Publishing Partner: Cambridge University Press CUP Extra Wiley-Blackwell Publisher Login
amazon logo
More Info


New from Oxford University Press!

ad

Words in Time and Place: Exploring Language Through the Historical Thesaurus of the Oxford English Dictionary

By David Crystal

Offers a unique view of the English language and its development, and includes witty commentary and anecdotes along the way.


New from Cambridge University Press!

ad

Thesaurus of English Words and Phrases

By Peter Mark Roget

This book "supplies a vocabulary of English words and idiomatic phrases 'arranged … according to the ideas which they express'. The thesaurus, continually expanded and updated, has always remained in print, but this reissued first edition shows the impressive breadth of Roget's own knowledge and interests."


New from Brill!

ad

The Brill Dictionary of Ancient Greek

By Franco Montanari

Coming soon: The Brill Dictionary of Ancient Greek by Franco Montanari is the most comprehensive dictionary for Ancient Greek to English for the 21st Century. Order your copy now!


Academic Paper


Title: Transatlantic variation in English adverb placement
Author: Cathleen Waters
Institution: University of Toronto
Linguistic Field: Sociolinguistics; Syntax; Text/Corpus Linguistics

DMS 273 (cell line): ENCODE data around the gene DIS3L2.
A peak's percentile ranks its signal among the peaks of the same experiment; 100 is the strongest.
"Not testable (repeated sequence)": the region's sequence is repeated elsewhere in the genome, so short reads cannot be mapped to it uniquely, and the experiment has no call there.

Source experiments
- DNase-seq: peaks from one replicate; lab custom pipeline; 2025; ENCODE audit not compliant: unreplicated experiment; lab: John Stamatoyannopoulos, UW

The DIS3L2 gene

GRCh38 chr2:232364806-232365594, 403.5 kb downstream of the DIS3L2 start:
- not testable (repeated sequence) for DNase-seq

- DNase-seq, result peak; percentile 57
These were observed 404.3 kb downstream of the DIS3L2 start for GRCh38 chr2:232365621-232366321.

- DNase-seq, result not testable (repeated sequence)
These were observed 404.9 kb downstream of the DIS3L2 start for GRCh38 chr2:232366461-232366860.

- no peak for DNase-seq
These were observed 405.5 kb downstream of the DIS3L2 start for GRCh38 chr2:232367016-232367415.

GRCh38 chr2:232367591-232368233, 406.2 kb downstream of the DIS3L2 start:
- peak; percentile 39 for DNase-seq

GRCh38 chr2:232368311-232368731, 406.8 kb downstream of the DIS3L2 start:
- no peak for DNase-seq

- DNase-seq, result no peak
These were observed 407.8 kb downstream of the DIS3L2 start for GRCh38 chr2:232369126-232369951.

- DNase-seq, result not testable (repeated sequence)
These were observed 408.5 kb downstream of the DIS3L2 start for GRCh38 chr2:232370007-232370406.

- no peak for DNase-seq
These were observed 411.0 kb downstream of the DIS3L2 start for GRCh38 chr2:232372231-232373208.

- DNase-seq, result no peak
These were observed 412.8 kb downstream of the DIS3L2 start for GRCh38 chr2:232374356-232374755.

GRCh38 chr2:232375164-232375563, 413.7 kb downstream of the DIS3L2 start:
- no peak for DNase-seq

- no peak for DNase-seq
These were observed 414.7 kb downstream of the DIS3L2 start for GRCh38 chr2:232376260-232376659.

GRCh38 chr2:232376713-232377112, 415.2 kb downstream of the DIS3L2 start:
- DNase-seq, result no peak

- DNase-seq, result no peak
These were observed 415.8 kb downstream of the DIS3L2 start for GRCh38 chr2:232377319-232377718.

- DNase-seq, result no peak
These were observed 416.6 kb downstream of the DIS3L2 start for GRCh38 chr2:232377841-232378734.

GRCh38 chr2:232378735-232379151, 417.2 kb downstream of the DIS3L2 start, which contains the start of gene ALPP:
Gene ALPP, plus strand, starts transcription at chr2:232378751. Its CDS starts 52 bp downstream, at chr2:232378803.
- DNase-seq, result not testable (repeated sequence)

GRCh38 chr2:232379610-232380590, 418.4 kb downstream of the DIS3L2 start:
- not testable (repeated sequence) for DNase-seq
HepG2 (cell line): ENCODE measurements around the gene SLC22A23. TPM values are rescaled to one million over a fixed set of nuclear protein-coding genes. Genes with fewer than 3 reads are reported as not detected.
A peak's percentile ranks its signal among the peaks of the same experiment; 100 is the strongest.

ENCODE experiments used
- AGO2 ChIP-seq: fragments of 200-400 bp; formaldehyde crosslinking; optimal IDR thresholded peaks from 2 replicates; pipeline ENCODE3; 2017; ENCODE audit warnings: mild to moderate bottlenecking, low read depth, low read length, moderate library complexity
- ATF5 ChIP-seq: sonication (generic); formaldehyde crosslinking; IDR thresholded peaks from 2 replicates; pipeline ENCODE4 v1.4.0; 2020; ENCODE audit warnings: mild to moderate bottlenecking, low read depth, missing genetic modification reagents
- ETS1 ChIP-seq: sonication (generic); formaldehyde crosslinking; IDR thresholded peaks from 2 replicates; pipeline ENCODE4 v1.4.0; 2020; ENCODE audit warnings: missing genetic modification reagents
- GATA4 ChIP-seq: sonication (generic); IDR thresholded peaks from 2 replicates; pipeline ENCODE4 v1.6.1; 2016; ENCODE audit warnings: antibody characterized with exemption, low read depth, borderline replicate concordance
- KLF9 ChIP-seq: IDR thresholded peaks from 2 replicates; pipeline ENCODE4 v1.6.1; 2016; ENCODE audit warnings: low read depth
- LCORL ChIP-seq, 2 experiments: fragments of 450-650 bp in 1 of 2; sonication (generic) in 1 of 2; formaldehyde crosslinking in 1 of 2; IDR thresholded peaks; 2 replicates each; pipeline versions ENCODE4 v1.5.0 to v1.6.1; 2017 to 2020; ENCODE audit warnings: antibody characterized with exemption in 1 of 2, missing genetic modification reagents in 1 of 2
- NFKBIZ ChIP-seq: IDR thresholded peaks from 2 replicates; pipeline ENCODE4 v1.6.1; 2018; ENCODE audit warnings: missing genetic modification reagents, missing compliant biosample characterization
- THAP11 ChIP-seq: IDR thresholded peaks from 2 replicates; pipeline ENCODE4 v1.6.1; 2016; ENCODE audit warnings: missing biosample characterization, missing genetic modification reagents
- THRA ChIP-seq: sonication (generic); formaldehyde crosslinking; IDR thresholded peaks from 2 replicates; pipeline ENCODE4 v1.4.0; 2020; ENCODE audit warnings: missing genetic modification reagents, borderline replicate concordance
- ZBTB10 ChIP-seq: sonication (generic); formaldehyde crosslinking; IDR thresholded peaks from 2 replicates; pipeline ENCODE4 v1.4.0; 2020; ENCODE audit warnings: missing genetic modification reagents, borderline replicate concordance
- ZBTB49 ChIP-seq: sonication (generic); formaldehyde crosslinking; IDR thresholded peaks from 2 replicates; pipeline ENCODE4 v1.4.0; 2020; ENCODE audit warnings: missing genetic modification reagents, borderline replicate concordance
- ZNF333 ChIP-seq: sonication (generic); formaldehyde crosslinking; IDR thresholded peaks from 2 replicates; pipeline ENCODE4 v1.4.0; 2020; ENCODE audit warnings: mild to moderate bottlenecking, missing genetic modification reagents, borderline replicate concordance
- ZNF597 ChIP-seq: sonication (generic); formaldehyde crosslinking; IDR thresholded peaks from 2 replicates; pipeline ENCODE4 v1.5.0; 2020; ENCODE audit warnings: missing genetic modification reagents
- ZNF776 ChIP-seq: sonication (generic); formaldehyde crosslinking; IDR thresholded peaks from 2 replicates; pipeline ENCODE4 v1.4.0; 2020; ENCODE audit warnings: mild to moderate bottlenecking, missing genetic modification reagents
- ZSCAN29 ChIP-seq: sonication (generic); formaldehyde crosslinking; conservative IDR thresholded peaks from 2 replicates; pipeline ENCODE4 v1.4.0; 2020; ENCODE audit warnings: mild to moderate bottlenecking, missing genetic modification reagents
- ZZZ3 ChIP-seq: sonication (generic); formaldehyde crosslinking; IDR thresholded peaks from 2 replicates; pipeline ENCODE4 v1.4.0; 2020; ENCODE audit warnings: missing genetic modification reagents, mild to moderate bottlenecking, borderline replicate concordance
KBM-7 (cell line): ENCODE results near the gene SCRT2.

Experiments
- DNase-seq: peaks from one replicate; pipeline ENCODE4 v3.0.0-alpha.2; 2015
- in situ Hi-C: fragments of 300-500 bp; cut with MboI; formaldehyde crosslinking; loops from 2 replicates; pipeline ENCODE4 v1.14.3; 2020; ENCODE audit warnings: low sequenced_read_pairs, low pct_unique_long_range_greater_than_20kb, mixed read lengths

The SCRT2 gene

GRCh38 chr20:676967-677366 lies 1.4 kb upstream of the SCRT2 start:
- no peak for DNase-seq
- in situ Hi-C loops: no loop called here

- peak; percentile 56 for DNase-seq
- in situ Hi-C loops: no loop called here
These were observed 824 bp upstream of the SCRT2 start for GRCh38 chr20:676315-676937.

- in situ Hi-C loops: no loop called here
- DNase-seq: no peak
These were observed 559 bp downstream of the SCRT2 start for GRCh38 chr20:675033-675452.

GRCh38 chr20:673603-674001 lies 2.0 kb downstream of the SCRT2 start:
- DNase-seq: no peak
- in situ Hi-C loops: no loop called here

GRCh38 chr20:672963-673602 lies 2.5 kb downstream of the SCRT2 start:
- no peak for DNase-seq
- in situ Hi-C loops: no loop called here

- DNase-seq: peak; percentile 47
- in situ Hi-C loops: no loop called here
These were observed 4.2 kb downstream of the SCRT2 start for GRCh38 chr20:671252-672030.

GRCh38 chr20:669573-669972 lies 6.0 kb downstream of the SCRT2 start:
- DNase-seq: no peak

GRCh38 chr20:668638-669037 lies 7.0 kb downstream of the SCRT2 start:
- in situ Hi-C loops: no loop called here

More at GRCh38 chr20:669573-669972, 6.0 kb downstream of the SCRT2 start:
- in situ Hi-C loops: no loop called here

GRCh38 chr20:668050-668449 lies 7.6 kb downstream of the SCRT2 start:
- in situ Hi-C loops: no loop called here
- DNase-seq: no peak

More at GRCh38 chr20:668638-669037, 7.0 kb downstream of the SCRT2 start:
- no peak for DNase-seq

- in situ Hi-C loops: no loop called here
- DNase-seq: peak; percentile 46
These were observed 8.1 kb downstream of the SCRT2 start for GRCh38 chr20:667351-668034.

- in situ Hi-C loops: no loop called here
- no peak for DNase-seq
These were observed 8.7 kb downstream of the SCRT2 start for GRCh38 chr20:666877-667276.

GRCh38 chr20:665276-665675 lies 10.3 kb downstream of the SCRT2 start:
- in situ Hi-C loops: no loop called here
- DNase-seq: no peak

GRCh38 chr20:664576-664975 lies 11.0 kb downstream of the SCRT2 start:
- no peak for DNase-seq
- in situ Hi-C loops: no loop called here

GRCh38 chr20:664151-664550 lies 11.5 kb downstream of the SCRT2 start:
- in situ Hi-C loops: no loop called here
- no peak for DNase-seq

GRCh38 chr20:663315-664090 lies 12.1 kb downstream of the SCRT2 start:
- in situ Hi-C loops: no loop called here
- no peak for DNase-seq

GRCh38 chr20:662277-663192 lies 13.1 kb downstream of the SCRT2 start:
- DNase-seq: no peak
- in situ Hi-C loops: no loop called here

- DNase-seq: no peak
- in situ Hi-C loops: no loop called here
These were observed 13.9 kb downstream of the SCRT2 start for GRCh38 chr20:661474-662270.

Subject Language: English
Abstract: This study examines the placement of an adverb with respect to a modal or perfect auxiliary in English (e.g., It might potentially escape / It potentially might escape). The data are drawn from two large, socially stratified corpora of vernacular English (Toronto, Canada, and York, England) and thus allow a cross-dialect perspective on linguistic and social correlates. Using quantitative sociolinguistic methods, I demonstrate similarity in the varieties, with the postauxiliary position generally strongly favored. Of particular importance is the structure of the auxiliary phrase; when a modal is followed by the perfect auxiliary (e.g., It might have escaped), the rates of preauxiliary adverb placement are considerably higher. As the variation is chiefly correlated with linguistic, rather than social factors, I apply recent proposals from Generative syntax to further understand the grammar of the phenomenon. However, the evidence suggests that the variability seen here is a result of postsyntactic, rather than syntactic, processes.

CUP at LINGUIST

This article appears in Language Variation and Change Vol. 25, Issue 2, which you can read on Cambridge's site or on LINGUIST .



Back
Add a new paper
Return to Academic Papers main page
Return to Directory of Linguists main page